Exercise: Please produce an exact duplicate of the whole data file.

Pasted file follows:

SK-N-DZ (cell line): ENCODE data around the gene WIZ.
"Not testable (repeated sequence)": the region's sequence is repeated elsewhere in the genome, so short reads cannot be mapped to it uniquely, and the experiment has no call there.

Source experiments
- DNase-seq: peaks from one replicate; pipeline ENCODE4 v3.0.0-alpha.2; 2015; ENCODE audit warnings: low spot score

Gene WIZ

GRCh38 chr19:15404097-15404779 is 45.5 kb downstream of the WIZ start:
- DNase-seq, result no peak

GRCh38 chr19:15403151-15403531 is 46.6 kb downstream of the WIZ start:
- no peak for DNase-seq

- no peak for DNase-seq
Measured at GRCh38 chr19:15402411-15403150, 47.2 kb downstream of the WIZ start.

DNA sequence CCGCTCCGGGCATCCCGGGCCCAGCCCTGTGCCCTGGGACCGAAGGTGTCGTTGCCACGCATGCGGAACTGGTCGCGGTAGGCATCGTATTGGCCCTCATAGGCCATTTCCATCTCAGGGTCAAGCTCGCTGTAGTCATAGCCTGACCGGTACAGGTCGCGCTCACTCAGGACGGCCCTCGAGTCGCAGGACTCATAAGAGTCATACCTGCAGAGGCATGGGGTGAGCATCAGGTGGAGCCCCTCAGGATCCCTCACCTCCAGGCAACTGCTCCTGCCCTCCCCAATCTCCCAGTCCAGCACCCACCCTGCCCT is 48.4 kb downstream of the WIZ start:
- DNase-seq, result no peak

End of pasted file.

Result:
SK-N-DZ (cell line): ENCODE data around the gene WIZ.
"Not testable (repeated sequence)": the region's sequence is repeated elsewhere in the genome, so short reads cannot be mapped to it uniquely, and the experiment has no call there.

Source experiments
- DNase-seq: peaks from one replicate; pipeline ENCODE4 v3.0.0-alpha.2; 2015; ENCODE audit warnings: low spot score

Gene WIZ

GRCh38 chr19:15404097-15404779 is 45.5 kb downstream of the WIZ start:
- DNase-seq, result no peak

GRCh38 chr19:15403151-15403531 is 46.6 kb downstream of the WIZ start:
- no peak for DNase-seq

- no peak for DNase-seq
Measured at GRCh38 chr19:15402411-15403150, 47.2 kb downstream of the WIZ start.

DNA sequence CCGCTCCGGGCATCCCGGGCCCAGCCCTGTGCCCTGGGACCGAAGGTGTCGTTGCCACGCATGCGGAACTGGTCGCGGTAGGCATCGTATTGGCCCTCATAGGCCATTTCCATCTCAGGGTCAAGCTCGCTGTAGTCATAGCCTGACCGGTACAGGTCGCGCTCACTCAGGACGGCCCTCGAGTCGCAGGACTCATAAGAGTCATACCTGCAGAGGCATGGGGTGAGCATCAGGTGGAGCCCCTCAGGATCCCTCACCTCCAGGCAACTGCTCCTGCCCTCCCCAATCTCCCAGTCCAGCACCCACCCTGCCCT is 48.4 kb downstream of the WIZ start:
- DNase-seq, result no peak